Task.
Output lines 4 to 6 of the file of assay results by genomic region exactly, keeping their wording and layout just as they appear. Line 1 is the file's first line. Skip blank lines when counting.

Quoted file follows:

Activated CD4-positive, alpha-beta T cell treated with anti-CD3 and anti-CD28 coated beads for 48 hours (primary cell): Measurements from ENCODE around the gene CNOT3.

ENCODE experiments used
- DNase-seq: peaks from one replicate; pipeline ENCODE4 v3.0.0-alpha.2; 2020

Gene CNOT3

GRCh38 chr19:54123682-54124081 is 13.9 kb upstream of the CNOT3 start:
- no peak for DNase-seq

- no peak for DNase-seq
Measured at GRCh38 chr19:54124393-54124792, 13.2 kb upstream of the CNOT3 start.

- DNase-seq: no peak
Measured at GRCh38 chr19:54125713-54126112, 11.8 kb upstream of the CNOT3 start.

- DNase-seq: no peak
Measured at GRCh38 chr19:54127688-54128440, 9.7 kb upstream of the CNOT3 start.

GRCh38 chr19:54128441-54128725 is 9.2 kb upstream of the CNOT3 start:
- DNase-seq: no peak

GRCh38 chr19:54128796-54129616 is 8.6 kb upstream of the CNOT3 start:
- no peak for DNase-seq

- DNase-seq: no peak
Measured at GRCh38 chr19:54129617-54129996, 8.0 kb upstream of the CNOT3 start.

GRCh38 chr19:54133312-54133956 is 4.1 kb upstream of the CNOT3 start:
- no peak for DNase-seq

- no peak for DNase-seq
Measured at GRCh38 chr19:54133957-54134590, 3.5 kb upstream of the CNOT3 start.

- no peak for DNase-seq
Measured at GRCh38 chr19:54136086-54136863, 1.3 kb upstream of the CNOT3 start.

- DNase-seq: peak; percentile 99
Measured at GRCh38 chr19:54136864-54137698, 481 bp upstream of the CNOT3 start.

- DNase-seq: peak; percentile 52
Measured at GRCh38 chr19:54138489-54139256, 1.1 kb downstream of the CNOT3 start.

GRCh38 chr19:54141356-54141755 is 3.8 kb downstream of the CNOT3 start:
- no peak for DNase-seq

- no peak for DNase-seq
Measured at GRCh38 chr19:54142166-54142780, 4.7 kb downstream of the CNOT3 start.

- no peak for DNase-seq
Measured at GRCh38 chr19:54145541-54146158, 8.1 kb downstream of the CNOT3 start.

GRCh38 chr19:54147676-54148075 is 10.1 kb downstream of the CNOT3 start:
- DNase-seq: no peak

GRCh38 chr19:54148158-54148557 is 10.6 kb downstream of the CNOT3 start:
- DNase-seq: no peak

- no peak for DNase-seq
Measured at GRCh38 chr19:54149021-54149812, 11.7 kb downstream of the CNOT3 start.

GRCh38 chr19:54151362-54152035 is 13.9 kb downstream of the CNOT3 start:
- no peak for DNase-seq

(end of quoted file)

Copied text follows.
Gene CNOT3

GRCh38 chr19:54123682-54124081 is 13.9 kb upstream of the CNOT3 start:
- no peak for DNase-seq